Despite its projected benefits for Santander as a tourism and culture hub, though, the building has had some ardent local critics who regard it as both a violation of city ordinances and a self-aggrandizing display of banking wealth.
Emilio Botín, the bank’s former chairman, commissioned Mr. Piano, laid the first stone in 2012, but then died in 2014 — the year that his museum was initially scheduled to open. Santander’s environmentalists and some citizen groups took the project as far as Spain’s Supreme Court, but to no avail. The plaintiffs claimed that the port and city authorities unlawfully allowed public land to be leased to a private foundation without any public bidding process.
Mr. Botín “could have chosen another place, but of course he had to put his center right in front of his own bank, on the spot where the Romans disembarked and this city was born,” said Carlos García, a former president of Arca, an environmental association, who also rejects any comparison with the Guggenheim, built in what was a run-down industrial district of Bilbao.
Fernando Merodio, a Santander lawyer, said he was ready to pursue his lawsuit before European courts against a museum project that promoted “the culture of money more than the culture of art.”
Still, most residents have clearly been won over by the project. About a fifth of the budget went toward improving the area around the building, including building an underground road tunnel that also fitted in with Mr. Piano’s idea of a museum space that helps link the city center and the sea. Mr. Piano’s split building structure is raised onto pillars, to let people stroll below and also not block the sea view. (Mr. Piano also designed the headquarters of The New York Times in Manhattan.)
Ahead of the June 23 inauguration, about 80,000 of the Cantabria region’s 580,000 residents took advantage of a special membership deal, granting locals unlimited access to the Botín Center for a one-time €2 payment (about $2.25), compared with the normal €8 (about $9) entrance ticket.
“If the museum in Bilbao worked, I don’t see why this one won’t do better,” said Emilio Gómez Cicero, a retired boat welder, who proudly showed his new membership card. “Whether you like the Botíns or not, you should accept that everything in this world is moved by money.”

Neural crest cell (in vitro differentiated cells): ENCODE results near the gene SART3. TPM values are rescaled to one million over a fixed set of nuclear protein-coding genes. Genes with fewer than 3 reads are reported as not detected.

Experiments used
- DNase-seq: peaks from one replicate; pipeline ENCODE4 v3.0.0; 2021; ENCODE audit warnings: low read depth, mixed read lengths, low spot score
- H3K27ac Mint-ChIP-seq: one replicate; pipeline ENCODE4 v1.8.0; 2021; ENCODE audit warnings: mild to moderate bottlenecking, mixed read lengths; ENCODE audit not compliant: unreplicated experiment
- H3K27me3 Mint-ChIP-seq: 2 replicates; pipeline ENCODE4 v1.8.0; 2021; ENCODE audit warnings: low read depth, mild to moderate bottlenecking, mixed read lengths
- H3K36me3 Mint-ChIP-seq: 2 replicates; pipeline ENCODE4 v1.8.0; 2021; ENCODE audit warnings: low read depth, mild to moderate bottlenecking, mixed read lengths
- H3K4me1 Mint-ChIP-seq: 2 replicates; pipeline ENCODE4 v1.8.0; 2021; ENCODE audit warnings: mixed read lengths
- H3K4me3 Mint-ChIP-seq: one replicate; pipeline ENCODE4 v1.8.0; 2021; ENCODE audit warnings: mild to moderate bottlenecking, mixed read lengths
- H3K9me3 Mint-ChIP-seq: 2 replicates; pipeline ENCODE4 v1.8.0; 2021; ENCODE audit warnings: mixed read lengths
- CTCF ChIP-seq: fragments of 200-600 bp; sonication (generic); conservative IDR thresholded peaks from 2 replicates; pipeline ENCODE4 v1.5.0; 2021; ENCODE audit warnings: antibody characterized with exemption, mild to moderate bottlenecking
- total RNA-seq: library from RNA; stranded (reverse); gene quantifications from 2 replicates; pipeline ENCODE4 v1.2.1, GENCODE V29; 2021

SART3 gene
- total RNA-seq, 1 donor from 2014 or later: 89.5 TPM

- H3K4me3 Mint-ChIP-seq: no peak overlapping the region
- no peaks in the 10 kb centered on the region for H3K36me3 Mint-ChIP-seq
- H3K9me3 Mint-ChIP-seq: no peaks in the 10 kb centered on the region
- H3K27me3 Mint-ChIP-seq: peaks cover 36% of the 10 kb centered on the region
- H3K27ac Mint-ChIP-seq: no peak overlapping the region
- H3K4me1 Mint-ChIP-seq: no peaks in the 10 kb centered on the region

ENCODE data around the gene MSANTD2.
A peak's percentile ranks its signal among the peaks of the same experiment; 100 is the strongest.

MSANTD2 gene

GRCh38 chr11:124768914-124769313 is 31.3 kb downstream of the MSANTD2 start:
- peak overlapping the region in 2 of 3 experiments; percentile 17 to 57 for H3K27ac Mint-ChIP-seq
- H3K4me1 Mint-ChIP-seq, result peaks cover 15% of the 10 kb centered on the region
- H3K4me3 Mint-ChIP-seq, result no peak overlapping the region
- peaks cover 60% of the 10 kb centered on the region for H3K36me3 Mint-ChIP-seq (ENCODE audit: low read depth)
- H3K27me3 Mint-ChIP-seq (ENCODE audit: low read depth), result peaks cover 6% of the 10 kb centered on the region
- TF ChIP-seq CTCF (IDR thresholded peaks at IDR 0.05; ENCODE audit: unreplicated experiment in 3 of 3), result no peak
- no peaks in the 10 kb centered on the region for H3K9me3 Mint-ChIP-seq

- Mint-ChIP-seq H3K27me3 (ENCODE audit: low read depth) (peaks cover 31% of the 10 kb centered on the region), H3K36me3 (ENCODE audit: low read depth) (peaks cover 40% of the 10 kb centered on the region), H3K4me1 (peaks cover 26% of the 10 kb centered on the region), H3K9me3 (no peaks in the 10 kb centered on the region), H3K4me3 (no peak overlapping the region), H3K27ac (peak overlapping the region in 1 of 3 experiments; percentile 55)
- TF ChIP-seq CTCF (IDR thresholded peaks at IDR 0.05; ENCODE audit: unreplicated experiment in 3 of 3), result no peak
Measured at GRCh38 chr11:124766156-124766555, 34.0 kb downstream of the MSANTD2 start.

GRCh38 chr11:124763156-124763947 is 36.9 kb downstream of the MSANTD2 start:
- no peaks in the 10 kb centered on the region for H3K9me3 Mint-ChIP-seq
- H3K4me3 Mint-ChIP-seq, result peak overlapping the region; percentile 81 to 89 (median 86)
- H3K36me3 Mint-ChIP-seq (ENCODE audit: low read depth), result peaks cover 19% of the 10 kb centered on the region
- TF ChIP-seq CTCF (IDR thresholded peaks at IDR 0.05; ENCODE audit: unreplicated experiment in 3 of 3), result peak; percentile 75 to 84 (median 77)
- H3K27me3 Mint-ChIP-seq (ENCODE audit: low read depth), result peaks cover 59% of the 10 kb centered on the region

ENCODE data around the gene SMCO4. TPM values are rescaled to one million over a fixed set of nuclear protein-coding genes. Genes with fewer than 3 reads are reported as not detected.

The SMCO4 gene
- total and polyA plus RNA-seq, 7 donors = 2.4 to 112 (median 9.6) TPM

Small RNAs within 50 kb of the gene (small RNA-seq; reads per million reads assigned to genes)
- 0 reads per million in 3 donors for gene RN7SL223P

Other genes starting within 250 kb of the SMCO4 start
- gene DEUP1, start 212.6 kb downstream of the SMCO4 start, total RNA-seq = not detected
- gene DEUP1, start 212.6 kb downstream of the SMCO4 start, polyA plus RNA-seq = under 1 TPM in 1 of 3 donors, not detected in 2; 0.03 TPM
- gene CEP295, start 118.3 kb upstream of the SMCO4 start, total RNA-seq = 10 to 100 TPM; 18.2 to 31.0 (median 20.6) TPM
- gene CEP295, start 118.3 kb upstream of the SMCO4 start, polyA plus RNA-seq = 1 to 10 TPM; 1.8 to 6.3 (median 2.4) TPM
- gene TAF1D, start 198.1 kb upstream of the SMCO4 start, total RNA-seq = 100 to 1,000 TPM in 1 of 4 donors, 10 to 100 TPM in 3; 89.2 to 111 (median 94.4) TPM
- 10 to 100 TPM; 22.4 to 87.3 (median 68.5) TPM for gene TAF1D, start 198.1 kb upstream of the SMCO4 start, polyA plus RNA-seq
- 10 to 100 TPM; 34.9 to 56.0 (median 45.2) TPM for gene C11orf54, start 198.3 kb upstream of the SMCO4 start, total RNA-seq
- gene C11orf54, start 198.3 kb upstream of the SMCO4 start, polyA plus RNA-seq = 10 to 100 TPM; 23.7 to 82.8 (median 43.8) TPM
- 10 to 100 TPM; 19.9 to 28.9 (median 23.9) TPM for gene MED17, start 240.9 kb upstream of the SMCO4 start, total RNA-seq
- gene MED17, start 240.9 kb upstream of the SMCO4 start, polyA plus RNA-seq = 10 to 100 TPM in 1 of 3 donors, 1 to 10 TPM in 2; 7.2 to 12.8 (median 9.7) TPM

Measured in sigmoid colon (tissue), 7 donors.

The center’s management, however, has published no forecast about the project’s economic impact on Santander. “We care about the quality of the visit rather than the quantity of visitors,” Íñigo Sáenz de Miera, the Botín Foundation’s director general, said at a news conference.
The center was inaugurated by King Felipe VI and opened with two very different exhibitions. One floor is partitioned into separate rooms to hang 81 drawings by Francisco de Goya on loan from the Prado museum in Madrid. The walls also help protect the fragile works from damaging light.
In contrast, the other floor remains open and bathed in natural light, even if some of the installations by the artist Carsten Höller are already brightly lit. Mr. Höller’s “Y” show opens onto a light corridor, which he also compared to a uterus, that lets the viewer choose between two itineraries exploring the relationship between life and death. At one end, Mr. Höller suspended two bird cages filled with canaries, a bird valued for its bright singing and color but also as a harbinger of death when detecting toxic gases in mines. Because of the center’s construction delay, Mr. Höller said he had the rare opportunity of “having three years to prepare one exhibition.” His goal, he said, was also “not to take anything away from this immaculate new space.”
The center also displays its own collection, half of which comes from artists who received grants from the foundation. Mr. Todolí said that the center would focus on contemporary art, including works by Julie Mehretu, a South African artist, in October. The center will also occasionally host classical exhibitions like that of Goya, “as long as the work can say something new,” Mr. Todolí said. One of Goya’s main themes was social injustice, with satirical scenes of aristocratic decadence contrasting with drawings of famine and hardship in the countryside. One black crayon drawing, “They Eat a Lot,” shows a friar struggling to defecate because of his gluttony. The drawings were selected from the Prado’s vast Goya collection because “these ones really are pertinent to the issues of today,” Mr. Todolí said. While the economy in Spain has been recovering since its 2012 banking bailout, that crisis also increased significantly the wealth gap across Spanish society.
In Santander, once a summer royal residence and built on banking and shipping wealth, the Botín Center will “change people’s perception of art and also their experience of the sea,” said Cristina Iglesias, an artist who built the water sculptures outside the building and who will have her own exhibition there next year. “For a conservative city, I think this opening of the mind is in itself an important contribution.”
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